A bowl of Cumin Whipped Butternut Squash and Red Pepper Dip on a plate of crudites
Instructions
  1. Pre-heat your oven to 180°C.
  2. Prepare your vegetables by peeling, de-seeding and cutting the butternut squash into half inch cubes. De-seed and stalk the red peppers and cut into one inch pieces.
  3. Pour the olive oil in a large roasting tray and toss in the butternut squash and red pepper with the salt.
  4. Roast the vegetables for about 1 hour 15 minutes. Checking every so often to give a stir.
  5. Remove the vegetables from the oven and leave to cool.
  6. Pour the butternut squash and the red pepper into a food processor, along with the excess olive oil and whip up with the almond milk until smooth.
  7. Toast the cumin seeds in a dry saucepan for thirty seconds then crush lightly in a pestle and mortar and add to the food processor. Pulse into the rest of the dip slightly just to disperse the spice.
  8. Transfer the dip to a serving bowl and chill until needed.
  9. Serve with a drizzle of extra virgin olive oil and a few extra cumin seeds if you like.

SHOP THE RECIPE

I would be nowhere without my Magimix 4200XL Food Processor – Satin for this recipe. I have easily had it over ten years and I use it nearly every day for whipping up dips, pestos, nut butters, nut and oat flour and making my breadcrumbs. The Magixmix is an impressive piece of kit which even survived being dropped when we moved into our house (although it did have to have the motor replaced but that wasn’t too expensive). I put all the attachments in the dishwasher and they come out brilliantly clean but it also gives just great results. I love my Magimix and along with my Kitchenaid is the piece of equipment I use most often in my kitchen.

The links above are affiliate links so if you decide to buy anything using the links given then I will get a small commission from Amazon at no cost to you. To learn more about how the data processing works when using these Amazon affiliate links then please visit my privacy policy page.

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Roasted Tomato Freezer Sauce

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Coriander Sweetcorn Fritters

Tahini Turmeric Dressing

Tahini Turmeric Dressing is bright, vibrant and full of flavour. Better yet it can be paired with almost anything from roasted veggies, salad, meat to potatoes or rice. It’s a supper saviour.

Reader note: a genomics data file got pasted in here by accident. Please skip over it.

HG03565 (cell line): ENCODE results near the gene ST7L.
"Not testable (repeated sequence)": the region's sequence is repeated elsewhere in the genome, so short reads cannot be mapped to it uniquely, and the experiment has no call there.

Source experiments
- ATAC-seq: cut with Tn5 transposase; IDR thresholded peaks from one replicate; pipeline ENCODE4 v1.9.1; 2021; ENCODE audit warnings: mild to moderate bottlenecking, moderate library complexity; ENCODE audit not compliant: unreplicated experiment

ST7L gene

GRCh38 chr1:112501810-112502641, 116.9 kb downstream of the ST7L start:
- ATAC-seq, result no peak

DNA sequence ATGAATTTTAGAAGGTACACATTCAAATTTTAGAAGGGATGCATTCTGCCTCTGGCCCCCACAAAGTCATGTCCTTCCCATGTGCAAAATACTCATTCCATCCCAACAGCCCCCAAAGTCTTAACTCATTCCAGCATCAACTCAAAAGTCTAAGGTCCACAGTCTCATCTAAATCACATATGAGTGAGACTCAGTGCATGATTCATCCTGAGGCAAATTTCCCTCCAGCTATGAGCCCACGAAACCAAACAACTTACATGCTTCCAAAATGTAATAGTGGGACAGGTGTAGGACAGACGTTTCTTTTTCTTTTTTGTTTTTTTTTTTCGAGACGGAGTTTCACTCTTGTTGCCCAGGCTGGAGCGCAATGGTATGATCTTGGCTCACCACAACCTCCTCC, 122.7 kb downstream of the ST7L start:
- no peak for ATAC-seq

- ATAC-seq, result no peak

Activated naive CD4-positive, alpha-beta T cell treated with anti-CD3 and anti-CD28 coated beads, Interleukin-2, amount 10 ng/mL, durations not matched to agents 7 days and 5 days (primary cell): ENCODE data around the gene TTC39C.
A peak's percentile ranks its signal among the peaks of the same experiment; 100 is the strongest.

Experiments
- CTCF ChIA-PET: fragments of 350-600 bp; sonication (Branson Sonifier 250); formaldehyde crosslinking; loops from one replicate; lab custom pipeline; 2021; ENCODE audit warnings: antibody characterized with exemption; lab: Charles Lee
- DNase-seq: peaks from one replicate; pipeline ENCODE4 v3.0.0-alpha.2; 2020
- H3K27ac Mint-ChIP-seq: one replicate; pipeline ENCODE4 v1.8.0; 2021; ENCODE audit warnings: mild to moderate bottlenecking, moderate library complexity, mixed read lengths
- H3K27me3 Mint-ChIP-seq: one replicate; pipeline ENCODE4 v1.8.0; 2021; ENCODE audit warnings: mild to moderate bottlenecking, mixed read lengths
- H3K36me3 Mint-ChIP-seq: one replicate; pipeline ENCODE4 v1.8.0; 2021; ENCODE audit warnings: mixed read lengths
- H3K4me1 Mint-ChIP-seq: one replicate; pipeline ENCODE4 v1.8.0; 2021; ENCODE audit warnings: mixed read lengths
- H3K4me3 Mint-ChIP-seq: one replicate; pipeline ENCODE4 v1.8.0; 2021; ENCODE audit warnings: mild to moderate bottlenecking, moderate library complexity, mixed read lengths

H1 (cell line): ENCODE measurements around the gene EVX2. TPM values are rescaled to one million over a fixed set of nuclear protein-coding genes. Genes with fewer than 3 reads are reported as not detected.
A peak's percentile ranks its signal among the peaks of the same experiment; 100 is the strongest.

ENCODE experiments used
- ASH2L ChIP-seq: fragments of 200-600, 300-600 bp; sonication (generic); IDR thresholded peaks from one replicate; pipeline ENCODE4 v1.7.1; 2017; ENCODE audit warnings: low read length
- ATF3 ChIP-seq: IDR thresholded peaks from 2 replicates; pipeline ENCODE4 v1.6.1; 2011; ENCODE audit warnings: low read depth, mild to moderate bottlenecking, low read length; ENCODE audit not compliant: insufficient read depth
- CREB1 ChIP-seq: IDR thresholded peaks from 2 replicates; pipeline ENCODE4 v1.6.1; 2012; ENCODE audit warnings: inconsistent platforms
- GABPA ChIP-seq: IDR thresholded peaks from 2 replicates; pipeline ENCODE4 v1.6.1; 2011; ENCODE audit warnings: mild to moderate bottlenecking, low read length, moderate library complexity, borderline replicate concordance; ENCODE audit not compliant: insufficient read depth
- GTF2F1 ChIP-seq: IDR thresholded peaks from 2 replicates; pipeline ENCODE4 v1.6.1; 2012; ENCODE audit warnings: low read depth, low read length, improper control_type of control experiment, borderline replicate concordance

Tahini Turmeric Dressing

Since I am still avoiding sugar in the run up to the end of my pregnancy I wanted to use the opportunity to write about one of my most basic savoury kitchen staples and it’s this Tahini Turmeric Dressing. It’s such a life saver as I always have the ingredients to make it on hand and it can transform absolutely any supper to something ultra special and flavourful.

Tahini Turmeric Dressing

My meal prepping has gone a little bit by the wayside these past few weeks since I have just about enough energy to make a bit of toast. I really appreciate myself though when I make time to whip up a dressing on a Sunday which can be utilised the whole of the next week. Last weekend I whisked up my favourite Tahini Turmeric Dressing (yay me!) which really should provide no congratulations whatsoever as it was completed in under five minutes. However, I had to reach up high into the cupboards to find my elusive tahini, wrestle with a tin of coconut milk, pull out the blender, find a suitable jar to store the dressing in and wash up the blender. Really it was more like ten minutes. So quite strenuous for this very pregnant lady.

Tahini Turmeric Dressing

I was so glad I found the time to do it though as I’ve been reaping the rewards of making the Tahini Turmeric Dressing all week. The first thing I made with it was the Roast Cauliflower Salad recipe I’m sharing with you over the weekend which is my favourite way to eat it. However, I didn’t stop there. It’s fabulous drizzled over lamb chops, in lieu of mayonnaise in a potato salad and even stirred into a full bowl of finely diced cucumber to serve with roast chicken. It’s so easy and useful, especially if you are obsessed with tahini, like me, enjoy the colour and the idea of the health benefits that turmeric provides, like me, and love the zesty punch of the lemon. just. like. me.

Tahini Turmeric Dressing

The way I’ve made the dressing here in this recipe whisks up nice and thick so is ideal for a drizzle dressing for robust veggies, carbs and meat. However, if you want to dress it over salad leaves but are worried about it weighing the leaves down, or fancy a bit of a lighter effect then just whisk in more coconut milk. When the dressing is allowed to rest for a day or more in the fridge it thickens up so feel free to whisk in a bit more coconut milk at that stage too. If you are serving it straightaway then I love it as it is.

Print Recipe
Tahini Turmeric Dressing
Tahini Turmeric Dressing is bright, vibrant and full of flavour. Better yet it can be paired with almost anything from roasted veggies, salad, meat to potatoes or rice. It’s a supper saviour.